Dispelling Common D&O Insurance Misconceptions | GB&A

Dispelling Common D&O Insurance Misconceptions

Directors and officers insurance is one of the most misunderstood insurance products. These policies are complex, can be written and structured a number of different ways, and contain policy language that varies greatly from insurer to insurer, so it's no wonder that even sophisticated executives are often confused by their terms. It’s also an insurance product that many organizations cannot afford to be without. Below we address some of the more basic misunderstandings policyholders often have when it comes to D&O insurance.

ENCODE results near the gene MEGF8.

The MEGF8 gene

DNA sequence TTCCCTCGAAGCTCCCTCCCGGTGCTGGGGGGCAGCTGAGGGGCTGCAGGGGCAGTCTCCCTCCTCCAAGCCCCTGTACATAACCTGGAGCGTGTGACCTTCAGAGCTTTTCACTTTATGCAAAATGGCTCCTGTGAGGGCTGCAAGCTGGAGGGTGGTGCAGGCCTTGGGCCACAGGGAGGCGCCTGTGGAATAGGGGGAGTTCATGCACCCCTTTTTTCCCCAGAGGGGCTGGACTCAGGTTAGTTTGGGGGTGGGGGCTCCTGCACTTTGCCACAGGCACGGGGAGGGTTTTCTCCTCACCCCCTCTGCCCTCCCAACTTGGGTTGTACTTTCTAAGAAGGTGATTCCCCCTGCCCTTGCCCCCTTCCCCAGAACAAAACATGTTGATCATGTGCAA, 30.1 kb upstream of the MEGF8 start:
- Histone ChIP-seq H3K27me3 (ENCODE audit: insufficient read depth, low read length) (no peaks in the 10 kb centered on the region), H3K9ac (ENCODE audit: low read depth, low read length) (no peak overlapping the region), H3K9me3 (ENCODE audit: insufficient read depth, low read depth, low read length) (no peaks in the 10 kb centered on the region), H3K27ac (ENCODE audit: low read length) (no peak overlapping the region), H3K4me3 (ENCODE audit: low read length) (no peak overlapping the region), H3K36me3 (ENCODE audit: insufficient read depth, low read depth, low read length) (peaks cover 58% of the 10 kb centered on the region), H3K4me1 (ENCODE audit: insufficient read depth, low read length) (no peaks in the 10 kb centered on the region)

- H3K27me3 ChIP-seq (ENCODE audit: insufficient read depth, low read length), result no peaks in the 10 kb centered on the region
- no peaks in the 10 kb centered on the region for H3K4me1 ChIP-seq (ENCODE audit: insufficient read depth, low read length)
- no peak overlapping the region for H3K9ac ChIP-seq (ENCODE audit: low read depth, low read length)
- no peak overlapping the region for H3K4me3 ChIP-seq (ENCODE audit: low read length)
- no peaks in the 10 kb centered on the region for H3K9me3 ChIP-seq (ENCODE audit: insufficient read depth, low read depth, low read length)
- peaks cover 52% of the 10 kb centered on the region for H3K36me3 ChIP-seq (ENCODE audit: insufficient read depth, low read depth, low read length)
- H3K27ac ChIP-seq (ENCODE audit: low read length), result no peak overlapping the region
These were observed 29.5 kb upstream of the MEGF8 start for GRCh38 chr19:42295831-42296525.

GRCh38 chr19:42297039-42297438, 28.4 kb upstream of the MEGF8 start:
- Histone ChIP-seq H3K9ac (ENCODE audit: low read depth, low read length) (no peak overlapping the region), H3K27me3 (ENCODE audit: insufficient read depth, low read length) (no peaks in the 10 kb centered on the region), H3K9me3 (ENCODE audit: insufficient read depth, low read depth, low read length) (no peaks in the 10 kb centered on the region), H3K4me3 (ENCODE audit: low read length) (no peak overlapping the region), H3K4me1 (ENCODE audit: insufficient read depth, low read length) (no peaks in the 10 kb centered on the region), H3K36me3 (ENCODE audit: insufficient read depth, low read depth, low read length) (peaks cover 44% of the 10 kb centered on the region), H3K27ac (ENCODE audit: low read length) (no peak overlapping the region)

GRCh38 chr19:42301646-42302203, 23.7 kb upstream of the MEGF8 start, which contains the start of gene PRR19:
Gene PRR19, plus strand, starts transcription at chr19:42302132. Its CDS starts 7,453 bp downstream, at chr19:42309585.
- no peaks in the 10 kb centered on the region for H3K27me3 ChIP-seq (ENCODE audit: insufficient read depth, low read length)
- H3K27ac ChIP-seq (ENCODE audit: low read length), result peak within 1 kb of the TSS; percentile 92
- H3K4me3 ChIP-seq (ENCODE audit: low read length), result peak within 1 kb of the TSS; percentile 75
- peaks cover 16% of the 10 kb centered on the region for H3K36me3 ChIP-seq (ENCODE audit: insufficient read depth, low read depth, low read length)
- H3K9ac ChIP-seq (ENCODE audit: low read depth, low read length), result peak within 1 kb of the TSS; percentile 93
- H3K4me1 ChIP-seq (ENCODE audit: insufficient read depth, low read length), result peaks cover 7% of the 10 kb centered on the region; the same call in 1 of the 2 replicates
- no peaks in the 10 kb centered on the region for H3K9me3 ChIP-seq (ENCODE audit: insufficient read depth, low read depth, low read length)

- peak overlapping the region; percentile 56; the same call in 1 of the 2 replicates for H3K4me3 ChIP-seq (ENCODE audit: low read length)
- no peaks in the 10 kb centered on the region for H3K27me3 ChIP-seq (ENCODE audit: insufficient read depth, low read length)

• We’ve ceased operations or have been acquired, so we no longer require coverage: It’s a common request; a company has been acquired, merged with another entity, or terminated its operations. Naturally the directors believe that coverage is no longer necessary and request that their E&O or D&O coverage be cancelled. Most often these requests are made from a place of misunderstanding. Due to the nature of “claims made” policies, coverage must be in place at the time a claim is reported. It’s also important to remember that prior wrongful acts can take a while to give rise to claims. The services your company has provided and/or representations its executives had made months (or years) ago can easily still give rise to lawsuits even after it has been acquired or closed its doors. Cancelling coverage will effectively erase any/all coverage for any future claims that may allege prior wrongful acts. In order to maintain coverage for such claims, directors and officers should instead let the policy run its course and purchase a policy tail/ERP at renewal. Companies undergoing an acquisition are also prone to deal-related litigation which certain D&O policies may provide some degree of coverage for - this is yet another reason to ensure coverage is maintained.